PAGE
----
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Let's Move On: Houston Doesn't Need a Central Live-Music Hub

Recently Rocks Off asked our writers what it would take for Houston to have a "great" music scene, if for no other reason to see what their ideas of a great scene were. The answers were so wide-ranging we had to split them into a few separate posts, but in one way or another several responses were all tied into the idea of how much infrastructure affects the local music scene.

Numbers is the rare local venue to cultivate a crowd that shows up regardless of who's playing.
Numbers is the rare local venue to cultivate a crowd that shows up regardless of who's playing.
Photos by Abrahan Garza

Do you define "great music scene" as having a large number of diverse bands excellent within their own genre? Then the answer is yes. Mission accomplished. Let's have a drink. The Houston music scene is already fantastic.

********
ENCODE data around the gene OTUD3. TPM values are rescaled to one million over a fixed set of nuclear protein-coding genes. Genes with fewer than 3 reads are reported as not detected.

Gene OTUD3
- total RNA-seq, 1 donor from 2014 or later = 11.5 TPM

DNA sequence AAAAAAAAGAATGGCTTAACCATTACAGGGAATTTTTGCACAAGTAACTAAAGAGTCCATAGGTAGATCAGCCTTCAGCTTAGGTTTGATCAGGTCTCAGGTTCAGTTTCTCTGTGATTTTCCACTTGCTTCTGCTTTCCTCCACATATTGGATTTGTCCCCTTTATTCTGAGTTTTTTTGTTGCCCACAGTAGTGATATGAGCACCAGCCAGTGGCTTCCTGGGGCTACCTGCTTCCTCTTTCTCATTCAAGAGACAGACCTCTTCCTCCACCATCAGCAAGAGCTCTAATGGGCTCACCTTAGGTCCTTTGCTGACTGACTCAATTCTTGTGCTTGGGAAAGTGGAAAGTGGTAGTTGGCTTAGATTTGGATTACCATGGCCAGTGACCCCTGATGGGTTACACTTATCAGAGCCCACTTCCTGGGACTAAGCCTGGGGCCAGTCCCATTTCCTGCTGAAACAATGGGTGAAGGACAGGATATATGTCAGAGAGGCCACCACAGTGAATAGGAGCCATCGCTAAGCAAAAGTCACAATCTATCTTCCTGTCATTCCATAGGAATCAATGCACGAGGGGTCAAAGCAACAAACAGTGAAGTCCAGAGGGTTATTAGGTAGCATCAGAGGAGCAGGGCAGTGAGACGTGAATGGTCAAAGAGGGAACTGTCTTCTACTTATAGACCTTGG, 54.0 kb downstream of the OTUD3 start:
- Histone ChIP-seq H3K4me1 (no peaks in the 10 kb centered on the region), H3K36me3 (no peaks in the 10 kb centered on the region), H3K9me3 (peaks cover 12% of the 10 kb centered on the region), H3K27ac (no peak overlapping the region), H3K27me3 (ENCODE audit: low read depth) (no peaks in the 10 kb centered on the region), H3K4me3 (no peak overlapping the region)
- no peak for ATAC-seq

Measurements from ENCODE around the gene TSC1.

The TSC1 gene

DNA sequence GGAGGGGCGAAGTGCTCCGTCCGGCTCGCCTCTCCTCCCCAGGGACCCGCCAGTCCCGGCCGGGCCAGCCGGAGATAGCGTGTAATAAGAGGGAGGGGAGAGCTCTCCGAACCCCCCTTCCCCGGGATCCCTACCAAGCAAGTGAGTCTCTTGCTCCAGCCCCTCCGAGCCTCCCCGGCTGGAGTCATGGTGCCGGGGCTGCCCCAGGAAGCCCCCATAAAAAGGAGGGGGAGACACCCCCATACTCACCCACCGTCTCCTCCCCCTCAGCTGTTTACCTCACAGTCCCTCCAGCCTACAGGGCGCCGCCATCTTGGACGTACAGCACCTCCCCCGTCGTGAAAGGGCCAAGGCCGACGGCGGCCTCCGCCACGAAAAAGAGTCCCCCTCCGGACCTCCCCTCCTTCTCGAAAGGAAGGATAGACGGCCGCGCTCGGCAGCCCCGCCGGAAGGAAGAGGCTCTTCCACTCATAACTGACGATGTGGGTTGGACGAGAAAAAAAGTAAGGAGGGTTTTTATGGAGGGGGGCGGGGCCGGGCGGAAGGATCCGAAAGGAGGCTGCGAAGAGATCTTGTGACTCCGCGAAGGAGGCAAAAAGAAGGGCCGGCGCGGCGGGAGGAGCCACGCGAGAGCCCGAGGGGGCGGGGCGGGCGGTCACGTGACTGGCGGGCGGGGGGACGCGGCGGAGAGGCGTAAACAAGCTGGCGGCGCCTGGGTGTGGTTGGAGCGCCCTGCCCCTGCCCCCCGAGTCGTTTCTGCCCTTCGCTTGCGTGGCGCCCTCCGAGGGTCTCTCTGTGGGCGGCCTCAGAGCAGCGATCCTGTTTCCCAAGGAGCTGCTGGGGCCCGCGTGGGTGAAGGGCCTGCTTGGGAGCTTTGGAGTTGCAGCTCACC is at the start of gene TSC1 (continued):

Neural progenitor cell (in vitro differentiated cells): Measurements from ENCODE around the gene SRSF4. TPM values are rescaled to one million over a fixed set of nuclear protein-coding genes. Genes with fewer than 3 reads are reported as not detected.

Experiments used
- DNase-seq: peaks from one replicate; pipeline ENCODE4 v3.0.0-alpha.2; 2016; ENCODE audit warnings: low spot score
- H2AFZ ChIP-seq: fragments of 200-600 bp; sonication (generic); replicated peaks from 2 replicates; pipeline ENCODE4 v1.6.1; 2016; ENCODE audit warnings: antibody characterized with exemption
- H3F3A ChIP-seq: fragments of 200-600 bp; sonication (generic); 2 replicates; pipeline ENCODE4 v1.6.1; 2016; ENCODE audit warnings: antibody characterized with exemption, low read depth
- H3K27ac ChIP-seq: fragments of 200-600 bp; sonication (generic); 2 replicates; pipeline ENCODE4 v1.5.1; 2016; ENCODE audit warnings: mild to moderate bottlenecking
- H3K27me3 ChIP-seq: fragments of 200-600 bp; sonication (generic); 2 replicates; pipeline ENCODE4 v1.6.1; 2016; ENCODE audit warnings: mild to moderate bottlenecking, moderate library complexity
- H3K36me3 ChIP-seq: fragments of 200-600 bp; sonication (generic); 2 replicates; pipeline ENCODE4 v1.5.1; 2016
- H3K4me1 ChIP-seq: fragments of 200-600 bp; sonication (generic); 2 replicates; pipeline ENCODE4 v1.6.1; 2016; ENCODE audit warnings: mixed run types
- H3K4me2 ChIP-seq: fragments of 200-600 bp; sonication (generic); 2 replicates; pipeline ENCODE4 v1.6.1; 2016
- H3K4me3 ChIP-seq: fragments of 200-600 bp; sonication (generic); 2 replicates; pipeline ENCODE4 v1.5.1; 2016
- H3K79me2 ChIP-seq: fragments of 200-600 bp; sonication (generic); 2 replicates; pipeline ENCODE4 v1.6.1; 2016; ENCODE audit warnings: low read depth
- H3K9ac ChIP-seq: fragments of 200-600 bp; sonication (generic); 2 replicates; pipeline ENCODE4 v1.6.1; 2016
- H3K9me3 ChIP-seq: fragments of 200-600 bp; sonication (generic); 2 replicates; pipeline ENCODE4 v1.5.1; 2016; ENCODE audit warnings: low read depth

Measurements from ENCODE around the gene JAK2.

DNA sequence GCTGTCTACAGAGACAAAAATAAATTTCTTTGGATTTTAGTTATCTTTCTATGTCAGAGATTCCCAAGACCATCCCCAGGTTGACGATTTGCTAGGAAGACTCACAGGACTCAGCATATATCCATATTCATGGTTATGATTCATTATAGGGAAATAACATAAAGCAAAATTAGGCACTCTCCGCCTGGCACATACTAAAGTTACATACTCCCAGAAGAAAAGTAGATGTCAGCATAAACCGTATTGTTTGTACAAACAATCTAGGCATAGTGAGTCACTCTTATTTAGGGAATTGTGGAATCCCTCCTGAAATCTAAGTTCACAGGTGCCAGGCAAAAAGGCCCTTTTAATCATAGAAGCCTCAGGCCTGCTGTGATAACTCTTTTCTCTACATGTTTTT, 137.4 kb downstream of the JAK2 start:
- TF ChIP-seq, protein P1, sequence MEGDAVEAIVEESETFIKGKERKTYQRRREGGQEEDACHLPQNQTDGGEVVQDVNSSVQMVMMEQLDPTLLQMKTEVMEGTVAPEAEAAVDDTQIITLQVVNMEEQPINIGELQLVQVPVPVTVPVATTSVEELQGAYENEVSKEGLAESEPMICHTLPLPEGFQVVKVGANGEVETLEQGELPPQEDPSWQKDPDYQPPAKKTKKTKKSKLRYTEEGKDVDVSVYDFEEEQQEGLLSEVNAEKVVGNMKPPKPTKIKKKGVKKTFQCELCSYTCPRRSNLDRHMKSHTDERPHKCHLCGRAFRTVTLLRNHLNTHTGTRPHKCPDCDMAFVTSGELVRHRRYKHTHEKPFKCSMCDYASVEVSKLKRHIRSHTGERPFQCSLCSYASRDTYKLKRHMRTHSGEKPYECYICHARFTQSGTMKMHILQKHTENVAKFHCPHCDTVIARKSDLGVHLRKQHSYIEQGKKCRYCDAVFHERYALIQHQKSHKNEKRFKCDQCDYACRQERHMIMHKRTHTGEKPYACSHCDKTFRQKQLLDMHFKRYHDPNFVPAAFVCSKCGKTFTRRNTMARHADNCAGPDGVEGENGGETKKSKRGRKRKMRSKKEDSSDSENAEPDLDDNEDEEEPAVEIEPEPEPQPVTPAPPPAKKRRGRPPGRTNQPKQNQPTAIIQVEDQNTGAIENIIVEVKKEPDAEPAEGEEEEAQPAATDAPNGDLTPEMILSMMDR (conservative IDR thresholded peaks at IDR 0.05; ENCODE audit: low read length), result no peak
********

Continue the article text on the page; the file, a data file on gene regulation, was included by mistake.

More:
I get the impression that when people mean "music scene" they mean music district, and the answer is no, it's never going to happen. Not unless some party-bus company decides to open a service that gets people in free in various venues all over town and offers to drive between them, every hour. We'll never be able to just casually stroll along any particular boulevard and pop in and out of clubs.

Then again, why would you want that exactly? That's not how you build a following or make money as a musician anyway, certainly not in this day and age. Personally, I think that having what people consider a great music scene will ultimately depend on being able to present bands to audiences that would have shown up to that venue regardless of who was playing.

REWIND:

Could Houston Ever Have a Great Music Scene?

Fitz's still does that a bit, as does Rudz, but no one has really harnessed social media to make their club "the place to be." No streaming broadcasts, few well-thought-out showcases (which is getting better), no Best of Fitz's Live Vol 1-13 releases. I remember avidly waiting for the comp discs from Numbers' goth bands. Where has that gone?